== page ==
Chances are you have spent an exuberant amount of time in a medical office waiting room. Like the patients beside you, this is time spent checking your watch or mobile device, watching the minutes PAST your appointment time tick tock away, along with your plans for the day. Face it; the inability of many doctors to keep their appointment times is frustrating. According to the New York Times, it takes an average of 10 days for Americans to get an appointment and the average wait time when you finally get to the office is 67 minutes PAST your appointment time.
Would this be acceptable in any other profession?
For many working people, or those carrying children to the doctors office for sick or well visits – the ‘appointment,’ which the dictionary describes as “a fixed mutual agreement for a meeting; engagement” always seems subjective, at least for the patient. And interestingly, as a society, we have just seemingly accepted the fact that doctors and their staff are unable to keep appointment on track. Somehow, we forgive no matter how angry we get about waiting because they posted a sign on the wall that says, “We may run behind because we take time to truly CARE for every patient.” And while ‘caring’ for the patient is a good platform in the medical profession; most certainly don’t seem to care about your time.
This blasé attitude, taking advantage of patients by over booking, and making folks wait – many of whom are sick, in a germ infested waiting room is simply rude. And in many ways, unnecessary. Ask any medical staff insider and you will know that they purposely over book their days because they know that 1 out of every 6 patients do not show for their scheduled appointment on any given day. Even so, the over booking to accommodate for the hopeful no show also seems to undermine the amount of time it takes for a doctor to actually provide care for his or her patients. They certainly don’t mind billing insurance companies for a 45-minute medium level appointment, even though the actual time spent with the doctor was less than 20 minutes.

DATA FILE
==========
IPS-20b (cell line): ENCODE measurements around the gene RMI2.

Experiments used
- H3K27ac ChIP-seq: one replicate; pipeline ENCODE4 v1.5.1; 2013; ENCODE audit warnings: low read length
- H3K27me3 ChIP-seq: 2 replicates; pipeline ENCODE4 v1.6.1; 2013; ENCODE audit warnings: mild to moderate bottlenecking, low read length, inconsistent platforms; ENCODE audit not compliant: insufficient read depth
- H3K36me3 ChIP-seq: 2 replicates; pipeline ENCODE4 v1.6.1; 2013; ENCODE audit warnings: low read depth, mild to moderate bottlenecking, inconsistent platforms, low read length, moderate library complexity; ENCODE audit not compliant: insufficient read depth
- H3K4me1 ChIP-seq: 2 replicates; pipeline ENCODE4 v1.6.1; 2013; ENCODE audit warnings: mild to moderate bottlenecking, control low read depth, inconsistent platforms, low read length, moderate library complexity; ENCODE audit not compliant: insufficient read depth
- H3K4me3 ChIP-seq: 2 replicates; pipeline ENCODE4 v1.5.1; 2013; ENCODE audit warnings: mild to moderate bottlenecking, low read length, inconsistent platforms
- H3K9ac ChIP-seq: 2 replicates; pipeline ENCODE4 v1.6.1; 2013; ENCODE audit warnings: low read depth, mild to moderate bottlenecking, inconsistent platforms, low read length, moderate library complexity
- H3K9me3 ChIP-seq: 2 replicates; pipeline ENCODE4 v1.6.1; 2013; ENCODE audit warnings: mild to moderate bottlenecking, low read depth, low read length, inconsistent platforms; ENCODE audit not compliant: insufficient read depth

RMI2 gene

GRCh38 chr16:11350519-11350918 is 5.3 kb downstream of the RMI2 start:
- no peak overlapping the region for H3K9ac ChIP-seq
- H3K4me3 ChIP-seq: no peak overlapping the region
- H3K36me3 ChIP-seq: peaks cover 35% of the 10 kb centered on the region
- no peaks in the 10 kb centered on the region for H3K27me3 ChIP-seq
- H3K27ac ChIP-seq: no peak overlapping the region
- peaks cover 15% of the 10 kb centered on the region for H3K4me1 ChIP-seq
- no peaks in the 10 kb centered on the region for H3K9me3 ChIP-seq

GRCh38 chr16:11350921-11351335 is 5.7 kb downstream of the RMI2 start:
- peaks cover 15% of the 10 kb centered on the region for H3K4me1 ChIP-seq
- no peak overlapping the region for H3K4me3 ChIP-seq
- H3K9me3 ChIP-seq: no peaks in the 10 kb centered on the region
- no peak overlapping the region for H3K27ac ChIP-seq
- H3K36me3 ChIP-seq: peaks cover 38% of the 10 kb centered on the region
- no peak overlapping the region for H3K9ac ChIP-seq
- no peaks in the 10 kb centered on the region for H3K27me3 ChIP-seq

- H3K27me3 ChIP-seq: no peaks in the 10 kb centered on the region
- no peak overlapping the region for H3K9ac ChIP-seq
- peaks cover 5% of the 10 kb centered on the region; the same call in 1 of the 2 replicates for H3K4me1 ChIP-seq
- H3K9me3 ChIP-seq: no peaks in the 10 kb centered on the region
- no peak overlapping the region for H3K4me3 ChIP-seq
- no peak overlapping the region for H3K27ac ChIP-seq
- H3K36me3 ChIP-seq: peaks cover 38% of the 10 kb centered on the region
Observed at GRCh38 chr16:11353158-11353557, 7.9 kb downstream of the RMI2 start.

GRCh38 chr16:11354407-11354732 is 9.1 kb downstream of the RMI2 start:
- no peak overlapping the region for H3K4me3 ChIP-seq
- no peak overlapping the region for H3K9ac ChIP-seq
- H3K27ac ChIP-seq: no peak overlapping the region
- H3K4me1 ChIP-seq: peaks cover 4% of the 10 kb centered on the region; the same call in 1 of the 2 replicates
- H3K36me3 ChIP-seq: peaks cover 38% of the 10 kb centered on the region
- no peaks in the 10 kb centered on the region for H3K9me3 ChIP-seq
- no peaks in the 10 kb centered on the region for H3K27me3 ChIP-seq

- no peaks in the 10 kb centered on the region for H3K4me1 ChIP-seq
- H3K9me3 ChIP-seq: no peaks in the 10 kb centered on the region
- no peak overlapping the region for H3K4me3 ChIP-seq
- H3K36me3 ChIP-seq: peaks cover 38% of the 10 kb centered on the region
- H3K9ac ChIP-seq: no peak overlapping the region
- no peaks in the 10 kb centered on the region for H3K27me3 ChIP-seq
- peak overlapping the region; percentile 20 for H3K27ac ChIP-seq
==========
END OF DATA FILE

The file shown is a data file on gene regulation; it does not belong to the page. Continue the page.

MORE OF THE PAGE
What if we, the patients starting doing the same? Most medical offices have policies about being late that even involve their inability to see you. Yet it’s okay for a doctor to be late seeing you simply because they have a degree hanging on their wall? Today’s patients are asked to show up 15 minutes early for paperwork, and stay sometimes an hour longer than scheduled. What if patients starting showing up late, to simply avoid their in-office wait times? Maybe doctors should start allowing us to call in ahead of time to say we are on the way so the wait time once we arrive can be shortened? Or maybe, patients should start getting discounts for their wait times.
The reality, which many medical professionals forget is that YOUR time is just as important as theirs is. You may have errands to run, a meeting at work to get back to, another appointment, kids to pick up at school. Everyone has commitments, and chances are you scheduled your appointment at a time when it would be convenient for YOU and your schedule. And yet, the doctor doesn’t seem to care. Is this some form of elitist thinking? Or is it simply overbooking and hunger for the almighty dollar that seems to drive this behavior on behalf of the medical world? Regardless, it’s rude. And we, as patients have had quite enough!
It is no more unreasonable for a doctor to expect their patients to be on time as it is for a patient to expect their doctor to be on time. Most people don’t mind waiting 5-15 minutes past their appointment time, but when you’ve been able to watch the entire episode of the latest soap opera and have 13 other commitments to fulfill before the end of day, it is only natural to get upset. Everyone’s time is valuable. And truth is, it doesn’t matter if you have nothing better to do after your doctor appointment or a to-do list a mile long. Your time with the doctor is expensive, billed accordingly, and should be honored as a commitment. Remember an appointment is a mutually agreed upon time.
Understandably, doctors have good reason to run behind from time to time. However, when it becomes a habit to constantly run behind and you become comfortable blocking out 4 hours for what should be a 60 minute ordeal, it may be time to stand up for yourself. While the unapologetic office staff behind the glass window will think nothing of just offering to reschedule your appointment and making up excuses about Dr. Wonderful is running behind even though you are fairly certain they are sipping lattes and eating donuts with the pharmaceutical rep – you may want to consider changing doctors. Its unprofessional, a sure fire sign of disrespect for others, and certainly not someone that you should trust with what’s in your best interest. And, running a business (which a doctor’s office is) being consistently late, not meeting deadlines, and breaking appointment or promises is unprofessional.
What is the longest you have had to wait for an appointment? Do you think doctors have an acceptable reason to make patients (a.k.a. customers) wait long past their mutually agreed upon meeting time? And how well would this ‘hurry up and wait’ manner of doing business work in your profession?